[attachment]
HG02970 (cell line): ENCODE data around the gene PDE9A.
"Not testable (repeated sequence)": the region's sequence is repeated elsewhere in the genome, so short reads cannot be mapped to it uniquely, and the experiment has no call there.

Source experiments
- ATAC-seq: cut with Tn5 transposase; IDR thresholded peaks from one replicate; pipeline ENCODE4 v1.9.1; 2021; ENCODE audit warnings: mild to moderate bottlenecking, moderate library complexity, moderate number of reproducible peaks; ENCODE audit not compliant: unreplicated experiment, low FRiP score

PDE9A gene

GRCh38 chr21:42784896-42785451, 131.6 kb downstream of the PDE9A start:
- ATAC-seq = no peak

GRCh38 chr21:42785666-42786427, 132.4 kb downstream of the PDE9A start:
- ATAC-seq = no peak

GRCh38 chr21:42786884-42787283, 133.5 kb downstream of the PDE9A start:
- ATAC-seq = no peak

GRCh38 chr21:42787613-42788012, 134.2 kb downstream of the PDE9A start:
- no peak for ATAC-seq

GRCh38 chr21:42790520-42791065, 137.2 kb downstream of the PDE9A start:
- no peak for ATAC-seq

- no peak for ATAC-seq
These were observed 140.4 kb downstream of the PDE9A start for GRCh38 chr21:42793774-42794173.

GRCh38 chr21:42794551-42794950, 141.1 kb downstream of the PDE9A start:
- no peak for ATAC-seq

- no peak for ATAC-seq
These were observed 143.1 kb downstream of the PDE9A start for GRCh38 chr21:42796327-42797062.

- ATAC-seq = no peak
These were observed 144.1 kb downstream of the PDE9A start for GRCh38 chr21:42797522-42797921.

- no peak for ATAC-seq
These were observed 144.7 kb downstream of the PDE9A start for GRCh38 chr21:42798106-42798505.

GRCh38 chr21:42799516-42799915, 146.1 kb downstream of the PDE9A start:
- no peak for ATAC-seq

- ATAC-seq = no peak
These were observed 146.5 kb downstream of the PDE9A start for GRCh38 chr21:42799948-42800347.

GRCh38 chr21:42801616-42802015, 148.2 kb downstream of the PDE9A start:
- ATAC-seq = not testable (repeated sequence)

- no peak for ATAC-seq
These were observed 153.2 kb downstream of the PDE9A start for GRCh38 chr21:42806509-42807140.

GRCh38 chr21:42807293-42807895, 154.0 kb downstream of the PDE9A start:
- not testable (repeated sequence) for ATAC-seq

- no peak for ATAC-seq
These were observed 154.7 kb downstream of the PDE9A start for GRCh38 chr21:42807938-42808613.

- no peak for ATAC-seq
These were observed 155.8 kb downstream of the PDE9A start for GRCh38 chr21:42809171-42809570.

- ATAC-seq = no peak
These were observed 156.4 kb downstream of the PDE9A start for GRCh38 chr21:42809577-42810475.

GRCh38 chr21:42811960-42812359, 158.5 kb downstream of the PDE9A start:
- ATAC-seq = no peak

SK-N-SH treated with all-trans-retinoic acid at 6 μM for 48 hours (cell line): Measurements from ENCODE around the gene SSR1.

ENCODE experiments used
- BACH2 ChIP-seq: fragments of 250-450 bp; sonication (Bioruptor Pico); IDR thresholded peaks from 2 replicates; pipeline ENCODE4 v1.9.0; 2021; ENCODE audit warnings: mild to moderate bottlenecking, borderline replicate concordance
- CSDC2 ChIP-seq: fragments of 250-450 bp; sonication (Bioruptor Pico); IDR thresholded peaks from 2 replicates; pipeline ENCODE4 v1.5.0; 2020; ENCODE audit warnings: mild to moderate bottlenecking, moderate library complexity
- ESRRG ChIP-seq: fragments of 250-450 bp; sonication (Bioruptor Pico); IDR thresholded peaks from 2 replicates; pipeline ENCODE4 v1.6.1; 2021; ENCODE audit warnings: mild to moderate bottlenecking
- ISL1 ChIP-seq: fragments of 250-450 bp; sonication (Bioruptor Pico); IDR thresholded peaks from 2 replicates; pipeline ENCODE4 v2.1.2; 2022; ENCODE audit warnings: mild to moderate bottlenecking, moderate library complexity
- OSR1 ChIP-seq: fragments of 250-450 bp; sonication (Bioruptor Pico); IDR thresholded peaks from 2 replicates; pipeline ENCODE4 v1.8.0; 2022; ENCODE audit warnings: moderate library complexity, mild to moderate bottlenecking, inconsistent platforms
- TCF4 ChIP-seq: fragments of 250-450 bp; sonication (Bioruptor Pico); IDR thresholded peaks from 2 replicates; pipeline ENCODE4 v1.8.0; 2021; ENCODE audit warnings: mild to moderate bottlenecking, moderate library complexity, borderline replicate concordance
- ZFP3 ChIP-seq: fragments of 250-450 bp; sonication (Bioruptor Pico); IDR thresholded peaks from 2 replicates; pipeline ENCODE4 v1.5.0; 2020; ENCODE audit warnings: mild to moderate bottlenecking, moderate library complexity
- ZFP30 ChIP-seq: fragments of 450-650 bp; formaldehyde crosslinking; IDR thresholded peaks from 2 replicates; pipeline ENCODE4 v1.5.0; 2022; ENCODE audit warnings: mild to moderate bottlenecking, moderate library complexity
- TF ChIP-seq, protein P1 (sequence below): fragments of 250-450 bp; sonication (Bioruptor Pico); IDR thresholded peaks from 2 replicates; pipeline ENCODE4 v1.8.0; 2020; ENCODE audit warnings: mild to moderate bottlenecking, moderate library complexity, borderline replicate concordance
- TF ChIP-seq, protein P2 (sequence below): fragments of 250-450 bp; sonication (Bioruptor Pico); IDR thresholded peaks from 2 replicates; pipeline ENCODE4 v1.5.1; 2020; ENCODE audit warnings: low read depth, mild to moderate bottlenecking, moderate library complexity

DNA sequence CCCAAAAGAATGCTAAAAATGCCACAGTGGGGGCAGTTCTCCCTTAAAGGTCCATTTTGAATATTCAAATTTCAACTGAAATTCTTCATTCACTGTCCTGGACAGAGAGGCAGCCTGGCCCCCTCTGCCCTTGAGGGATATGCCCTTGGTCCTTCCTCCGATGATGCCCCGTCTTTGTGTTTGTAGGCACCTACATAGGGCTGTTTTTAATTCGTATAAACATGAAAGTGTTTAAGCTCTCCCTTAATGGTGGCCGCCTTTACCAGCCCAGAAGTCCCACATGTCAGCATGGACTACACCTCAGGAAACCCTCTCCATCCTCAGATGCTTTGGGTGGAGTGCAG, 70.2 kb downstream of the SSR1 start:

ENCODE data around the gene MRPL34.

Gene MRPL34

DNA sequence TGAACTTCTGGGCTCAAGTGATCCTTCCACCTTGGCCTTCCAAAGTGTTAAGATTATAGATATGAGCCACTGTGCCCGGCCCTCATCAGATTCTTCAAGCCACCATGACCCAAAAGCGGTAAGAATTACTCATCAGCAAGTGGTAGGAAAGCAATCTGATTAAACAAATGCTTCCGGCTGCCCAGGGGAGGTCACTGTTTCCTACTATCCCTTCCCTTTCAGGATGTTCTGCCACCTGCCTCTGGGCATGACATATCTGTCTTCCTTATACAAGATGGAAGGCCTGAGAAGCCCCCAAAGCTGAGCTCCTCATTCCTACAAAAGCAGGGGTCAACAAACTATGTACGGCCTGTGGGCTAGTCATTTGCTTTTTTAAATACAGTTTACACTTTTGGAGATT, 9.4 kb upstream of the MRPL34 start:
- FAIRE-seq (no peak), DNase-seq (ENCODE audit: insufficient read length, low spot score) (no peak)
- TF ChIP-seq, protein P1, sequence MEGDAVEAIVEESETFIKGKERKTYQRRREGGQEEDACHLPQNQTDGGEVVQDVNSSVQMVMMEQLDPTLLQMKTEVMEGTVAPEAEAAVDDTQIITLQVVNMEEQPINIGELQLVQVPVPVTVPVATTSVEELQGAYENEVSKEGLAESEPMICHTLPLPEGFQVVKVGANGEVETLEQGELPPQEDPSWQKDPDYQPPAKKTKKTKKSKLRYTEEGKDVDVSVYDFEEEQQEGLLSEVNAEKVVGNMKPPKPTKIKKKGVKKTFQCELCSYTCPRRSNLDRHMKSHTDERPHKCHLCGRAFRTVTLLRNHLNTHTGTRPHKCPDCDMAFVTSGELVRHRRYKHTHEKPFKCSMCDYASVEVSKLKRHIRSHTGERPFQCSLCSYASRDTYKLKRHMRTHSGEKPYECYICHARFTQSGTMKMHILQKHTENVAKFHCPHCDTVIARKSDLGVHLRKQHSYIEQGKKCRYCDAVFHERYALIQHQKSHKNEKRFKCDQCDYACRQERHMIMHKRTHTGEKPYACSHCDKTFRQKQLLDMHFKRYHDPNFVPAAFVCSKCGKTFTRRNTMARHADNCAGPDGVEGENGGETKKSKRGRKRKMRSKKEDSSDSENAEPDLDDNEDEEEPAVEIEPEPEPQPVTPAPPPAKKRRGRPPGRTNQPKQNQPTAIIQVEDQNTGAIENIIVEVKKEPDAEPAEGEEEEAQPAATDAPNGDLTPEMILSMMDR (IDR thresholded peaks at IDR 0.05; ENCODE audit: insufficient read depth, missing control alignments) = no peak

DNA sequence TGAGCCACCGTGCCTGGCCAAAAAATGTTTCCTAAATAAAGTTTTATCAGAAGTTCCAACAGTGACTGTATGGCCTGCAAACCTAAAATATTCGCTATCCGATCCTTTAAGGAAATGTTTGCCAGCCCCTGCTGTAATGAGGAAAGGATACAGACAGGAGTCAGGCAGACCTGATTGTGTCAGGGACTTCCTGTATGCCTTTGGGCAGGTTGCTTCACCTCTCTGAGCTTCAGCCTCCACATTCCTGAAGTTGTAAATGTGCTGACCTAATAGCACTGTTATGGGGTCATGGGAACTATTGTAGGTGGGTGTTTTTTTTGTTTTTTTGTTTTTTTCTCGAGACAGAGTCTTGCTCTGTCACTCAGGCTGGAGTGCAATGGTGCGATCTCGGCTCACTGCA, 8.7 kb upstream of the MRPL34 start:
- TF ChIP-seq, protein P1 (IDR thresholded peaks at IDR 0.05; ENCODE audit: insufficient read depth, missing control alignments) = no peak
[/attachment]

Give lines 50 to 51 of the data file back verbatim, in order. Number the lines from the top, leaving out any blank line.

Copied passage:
- OSR1 ChIP-seq: fragments of 250-450 bp; sonication (Bioruptor Pico); IDR thresholded peaks from 2 replicates; pipeline ENCODE4 v1.8.0; 2022; ENCODE audit warnings: moderate library complexity, mild to moderate bottlenecking, inconsistent platforms
- TCF4 ChIP-seq: fragments of 250-450 bp; sonication (Bioruptor Pico); IDR thresholded peaks from 2 replicates; pipeline ENCODE4 v1.8.0; 2021; ENCODE audit warnings: mild to moderate bottlenecking, moderate library complexity, borderline replicate concordance